Former SAC Capital portfolio manager Mathew Martoma lost a bid to remain free while he fights a conviction for perpetrating the most lucrative insider-trading scheme in U.S. history, as a federal judge expressed doubt that his appeal will succeed.
SAC Capital Advisors, the hedge-fund firm that Steven A. Cohen transformed into a family office following a record insider-trading settlement, lost a bid to dismiss an investor class action over the wrongdoing.
Former SAC Capital Advisors LP manager Mathew Martoma, who faces trial in November on insider trading charges tied to illicit tips on an Alzheimer’s drug, got some of his information from New Jersey physician Joel Ross, two people familiar with the matter said.
Jon Horvath, a former analyst at SAC Capital Advisors LP who pleaded guilty to passing illegal tips to one manager at the hedge fund, also funneled inside information to another supervisor, U.S. regulators said in a lawsuit that may help accelerate the massive criminal investigation of SAC and its founder, Steven A. Cohen.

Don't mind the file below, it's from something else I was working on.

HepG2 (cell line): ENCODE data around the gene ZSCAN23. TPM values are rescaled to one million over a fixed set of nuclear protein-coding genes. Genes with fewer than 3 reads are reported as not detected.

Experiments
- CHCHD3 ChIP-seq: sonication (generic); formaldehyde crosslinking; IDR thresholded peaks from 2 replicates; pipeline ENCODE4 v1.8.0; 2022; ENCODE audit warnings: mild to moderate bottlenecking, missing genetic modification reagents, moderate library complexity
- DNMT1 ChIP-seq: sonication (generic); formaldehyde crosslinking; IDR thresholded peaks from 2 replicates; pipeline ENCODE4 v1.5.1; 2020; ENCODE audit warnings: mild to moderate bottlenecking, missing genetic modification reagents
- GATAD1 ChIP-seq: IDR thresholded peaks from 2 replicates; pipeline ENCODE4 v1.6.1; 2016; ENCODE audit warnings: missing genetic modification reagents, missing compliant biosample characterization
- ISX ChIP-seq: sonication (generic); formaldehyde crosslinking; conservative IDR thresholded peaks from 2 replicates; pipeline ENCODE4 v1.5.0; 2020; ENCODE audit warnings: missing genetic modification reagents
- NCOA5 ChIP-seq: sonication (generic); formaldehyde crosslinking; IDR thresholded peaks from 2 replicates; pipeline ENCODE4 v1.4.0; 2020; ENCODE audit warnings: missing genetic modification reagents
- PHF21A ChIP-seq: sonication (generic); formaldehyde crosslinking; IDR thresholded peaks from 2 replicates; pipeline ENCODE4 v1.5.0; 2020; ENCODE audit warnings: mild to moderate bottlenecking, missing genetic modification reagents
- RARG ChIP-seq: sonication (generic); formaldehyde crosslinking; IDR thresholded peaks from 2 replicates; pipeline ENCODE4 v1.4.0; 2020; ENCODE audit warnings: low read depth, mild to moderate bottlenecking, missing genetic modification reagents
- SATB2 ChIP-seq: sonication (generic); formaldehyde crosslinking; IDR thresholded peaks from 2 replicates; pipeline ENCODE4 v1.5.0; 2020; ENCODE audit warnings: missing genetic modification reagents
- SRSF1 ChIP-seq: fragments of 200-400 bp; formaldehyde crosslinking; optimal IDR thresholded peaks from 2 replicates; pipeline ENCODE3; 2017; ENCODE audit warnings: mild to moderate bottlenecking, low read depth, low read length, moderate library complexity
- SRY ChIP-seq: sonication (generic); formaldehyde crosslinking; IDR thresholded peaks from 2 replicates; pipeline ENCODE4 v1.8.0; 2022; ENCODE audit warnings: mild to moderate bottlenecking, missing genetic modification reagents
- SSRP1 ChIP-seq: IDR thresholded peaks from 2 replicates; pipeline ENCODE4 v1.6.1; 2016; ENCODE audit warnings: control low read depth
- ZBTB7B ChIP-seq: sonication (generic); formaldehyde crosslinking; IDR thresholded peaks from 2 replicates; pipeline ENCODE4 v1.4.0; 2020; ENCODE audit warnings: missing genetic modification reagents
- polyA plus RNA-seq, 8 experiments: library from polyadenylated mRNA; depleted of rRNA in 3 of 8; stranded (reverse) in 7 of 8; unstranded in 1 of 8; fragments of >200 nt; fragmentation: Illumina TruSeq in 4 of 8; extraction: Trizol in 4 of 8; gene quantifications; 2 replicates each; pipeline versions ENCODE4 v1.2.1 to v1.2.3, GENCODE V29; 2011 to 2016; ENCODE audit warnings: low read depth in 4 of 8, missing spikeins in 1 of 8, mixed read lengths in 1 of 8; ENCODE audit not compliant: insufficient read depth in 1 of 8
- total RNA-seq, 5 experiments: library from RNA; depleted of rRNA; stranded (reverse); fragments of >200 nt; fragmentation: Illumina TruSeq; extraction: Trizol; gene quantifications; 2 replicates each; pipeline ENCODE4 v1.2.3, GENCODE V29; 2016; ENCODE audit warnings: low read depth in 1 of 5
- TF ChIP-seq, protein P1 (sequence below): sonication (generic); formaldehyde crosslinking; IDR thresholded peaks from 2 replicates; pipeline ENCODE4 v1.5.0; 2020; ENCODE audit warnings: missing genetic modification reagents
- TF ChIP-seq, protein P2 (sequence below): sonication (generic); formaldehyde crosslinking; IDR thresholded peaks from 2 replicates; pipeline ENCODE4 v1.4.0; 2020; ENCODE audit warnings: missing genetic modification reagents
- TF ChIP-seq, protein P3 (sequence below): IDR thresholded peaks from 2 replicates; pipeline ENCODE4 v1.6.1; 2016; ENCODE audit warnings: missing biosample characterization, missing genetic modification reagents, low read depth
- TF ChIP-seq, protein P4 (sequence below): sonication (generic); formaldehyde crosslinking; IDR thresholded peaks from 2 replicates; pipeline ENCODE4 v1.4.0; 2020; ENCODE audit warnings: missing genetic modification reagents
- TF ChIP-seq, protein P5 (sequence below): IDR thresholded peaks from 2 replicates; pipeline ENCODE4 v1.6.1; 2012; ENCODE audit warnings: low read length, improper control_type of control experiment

The federal investigation of insider trading by SAC Capital Advisors LP and its founder, Steven A. Cohen, has been hampered by a lack of extensive e-mail evidence. One reason: During the period of time at the heart of the probe, July 2008, SAC automatically deleted its e-mails.
The insider-trading indictment of ex-SAC Capital Advisors LP portfolio manager Mathew Martoma sets in motion a criminal trial process that puts new pressure on him to cooperate with the government’s investigation of the hedge- fund firm founded by billionaire Steven Cohen.
Two days before Dell Inc. was set to report second-quarter 2008 earnings, Jon Horvath, a technology analyst at SAC Capital Advisors LP, e-mailed his boss Michael Steinberg and another portfolio manager to warn that the computer maker would miss earnings estimates.
If the past is any guide, the U.S. Securities and Exchange Commission will probably hold off on its threat to sue SAC Capital Advisors LP until prosecutors determine whether they can build a criminal insider-trading case against the hedge fund’s founder, Steven A. Cohen.
Sid Gilman, the University of Michigan neurologist linked to an insider trading case, has resigned his university position.